Life Beyond Kim: Meet the Dictator's Most Trusted Adviser
WHY YOU SHOULD CARE
Because this veteran keeps a hand in North Korea’s foreign policy.
By Sean Braswell
This OZY Encore was first published in 2018.
In the closed-off Communist dictatorship of North Korea, life revolves around one man: Kim Jong Un. But with a possible high-stakes summit looming between the nuclear-armed hermit kingdom and the United States, OZY is taking a look at the key figures around the third-generation autocrat. This is Life Beyond Kim.
To many outside observers, Kim Jong Un is not only the face of his country, but the portly 30-something dictator’s face is also likely the only North Korean leader one could easily pick out of a lineup. But no shadowy regime would be complete — or even function — without a cadre of trusted advisers operating behind the scenes, ensuring that the Dear Leader’s wishes are being translated into real-world actions and policies. And there is perhaps no set of hands that Kim Jong Un trusts more than those of Ri Su Yong.
Ri, 77, has long been a close family friend and confidant of North Korea’s ruling regime. Born in 1940, he was a school friend of Kim Jong Un’s father, the eventual dictator King Jong Il. After studying at the University of International Affairs, Ri became a career diplomat in North Korea’s Ministry of Foreign Affairs, eventually landing at the North Korean embassy in Switzerland in the early 1980s. Using the name Ri Chol at the time (no one is quite sure why), he would become North Korea’s ambassador to the U.N. Mission Geneva and more or less Kim Jong Il’s primary representative in Europe — including the critical job of handling the dictator’s financial interests on the continent.
Ri helped plant a stake in Europe for North Korea, building relationships with Western bodies and nongovernmental organizations. Ri also arranged medical treatments, schooling and other services for wealthy North Koreans living overseas. It was in this pastoral capacity that he also became a mentor and surrogate father figure to Kim Jong Un and his two siblings during their years at a private Swiss boarding school in the 1990s. According to a memoir written by Song Hye Rang, an extended member of the Kim family, Ri took his supervisory duties — and the safety of the Kim children — seriously, sometimes watching the school’s main gate through binoculars from a rented apartment across the road.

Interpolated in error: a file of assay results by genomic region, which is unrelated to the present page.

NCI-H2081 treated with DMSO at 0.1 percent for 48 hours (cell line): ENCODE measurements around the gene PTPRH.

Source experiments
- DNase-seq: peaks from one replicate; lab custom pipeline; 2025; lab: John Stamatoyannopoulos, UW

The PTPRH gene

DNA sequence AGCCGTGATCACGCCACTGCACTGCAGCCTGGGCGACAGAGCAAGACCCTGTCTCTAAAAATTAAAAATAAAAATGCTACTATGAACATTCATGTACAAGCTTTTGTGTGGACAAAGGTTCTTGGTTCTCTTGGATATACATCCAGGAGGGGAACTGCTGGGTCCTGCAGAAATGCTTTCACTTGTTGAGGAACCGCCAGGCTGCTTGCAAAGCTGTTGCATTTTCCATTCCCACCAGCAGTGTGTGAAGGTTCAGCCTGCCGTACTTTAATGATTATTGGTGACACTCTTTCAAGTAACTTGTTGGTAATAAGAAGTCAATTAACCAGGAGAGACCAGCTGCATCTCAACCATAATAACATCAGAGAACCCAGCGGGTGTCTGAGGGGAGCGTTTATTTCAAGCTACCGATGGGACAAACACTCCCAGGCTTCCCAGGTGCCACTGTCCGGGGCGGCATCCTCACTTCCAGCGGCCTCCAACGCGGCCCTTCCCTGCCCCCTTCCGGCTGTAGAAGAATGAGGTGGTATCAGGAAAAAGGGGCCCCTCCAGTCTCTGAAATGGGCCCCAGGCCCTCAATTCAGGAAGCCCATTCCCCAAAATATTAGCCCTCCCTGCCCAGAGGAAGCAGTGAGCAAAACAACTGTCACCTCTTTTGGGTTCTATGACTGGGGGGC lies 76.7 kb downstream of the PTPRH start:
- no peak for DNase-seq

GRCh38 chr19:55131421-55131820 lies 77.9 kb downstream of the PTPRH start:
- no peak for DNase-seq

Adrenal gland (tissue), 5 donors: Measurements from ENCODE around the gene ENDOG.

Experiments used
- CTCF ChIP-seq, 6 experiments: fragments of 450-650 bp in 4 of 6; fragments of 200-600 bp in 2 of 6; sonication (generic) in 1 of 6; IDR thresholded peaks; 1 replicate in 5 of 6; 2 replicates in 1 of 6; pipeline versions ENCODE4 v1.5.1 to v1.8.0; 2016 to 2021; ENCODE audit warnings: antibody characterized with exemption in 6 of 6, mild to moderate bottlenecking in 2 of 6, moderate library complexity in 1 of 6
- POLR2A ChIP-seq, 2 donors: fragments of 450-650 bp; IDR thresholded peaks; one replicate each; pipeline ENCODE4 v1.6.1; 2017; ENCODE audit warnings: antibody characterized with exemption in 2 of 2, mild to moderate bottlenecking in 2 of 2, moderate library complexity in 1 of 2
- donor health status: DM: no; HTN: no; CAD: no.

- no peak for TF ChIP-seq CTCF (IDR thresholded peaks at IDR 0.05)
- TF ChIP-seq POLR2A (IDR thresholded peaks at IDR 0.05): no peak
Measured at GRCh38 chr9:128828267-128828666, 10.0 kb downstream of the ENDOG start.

The foreign ministry was in need of a makeover. So the younger Kim appointed a trusted set of hands to lead the reform and reset the nation’s foreign policy.
During his three decades in Switzerland, Ri, with his glasses and black hair combed back, became highly regarded as a diplomat and businessman in Western circles — someone who was approachable, sophisticated and did not just regurgitate the boilerplate, ideological sentiments coming out of Pyongyang. “Ri is a straight shooter, a very blunt guy,” says Michael Madden, an expert on the Pyongyang leadership who operates the website North Korea Leadership Watch, “and he earned an incredibly good reputation while in Switzerland.” The French-speaking Ri is even reported to have helped broker the deal with the Egyptian company Orascom to get North Korea cellphone service in 2008.
Ri was recalled to Pyongyang not long before Kim Jong Il’s death in 2011. Under Kim Jong Un, Ri took on an expanded portfolio, becoming an indispensable figure in his former ward’s regime. In some ways, Ri Su Yong is for the Kim family what Vernon Jordan or James Baker III was for the Clinton and Bush political dynasties in America — an all-purpose government consigliere, comfortable in the worlds of politics, business and diplomacy. “He is a fixer,” says Ken Gause, author of North Korean House of Cards: Leadership Dynamics Under Kim Jong-un. “Someone who can facilitate information, money, goods into and out of the regime.”
It wasn’t long before North Korea’s young dictator appointed Ri to become foreign minister, the nation’s top diplomat, in 2014. After decades of neglect under Kim Jong Il, the foreign ministry was in need of a makeover. So the younger Kim appointed a trusted set of hands to lead the reform and reset the nation’s foreign policy. And in just over two years as foreign minister, says Madden, Ri revamped the position and the department, appointing new ambassadors and visiting countless countries to shore up North Korea’s connections across the world. He also became the public face of the nation on the world’s stage while his boss remained at home in Pyongyang.
But it was not always a pretty face that Ri showed the world. After U.N. investigators accused North Korea’s leadership of crimes against humanity, Ri lashed out in a 2016 speech to the U.N. Human Rights Council, informing it that his country would “never, ever” be bound by human rights resolutions and accusing the body of “politicization, selectivity and double standards,” given gun violence in the United States and Europe’s migrant crisis.
After his productive, if provocative, stint as foreign minister, Ri was elevated to the ruling Worker’s Party’s Central Committee. It is unlikely, says Madden, that Ri has been involved in recent negotiations between North Korea and its adversaries in South Korea and the U.S. But via his close relationship with Kim Jong Un, Ri remains a key player in the nation’s foreign policy — and in the nation’s leadership, if the Kim dynasty were to go down. Such a scenario remains highly unlikely, says Madden, but if it did, Ri would be near the top of the list of officials that outside powers would reach out to: “He is definitely someone I would want to talk to if there was no one named Kim around.”
For the moment, however, the trusted Ri will be keeping an eye out for Kim — just as he’s done for decades.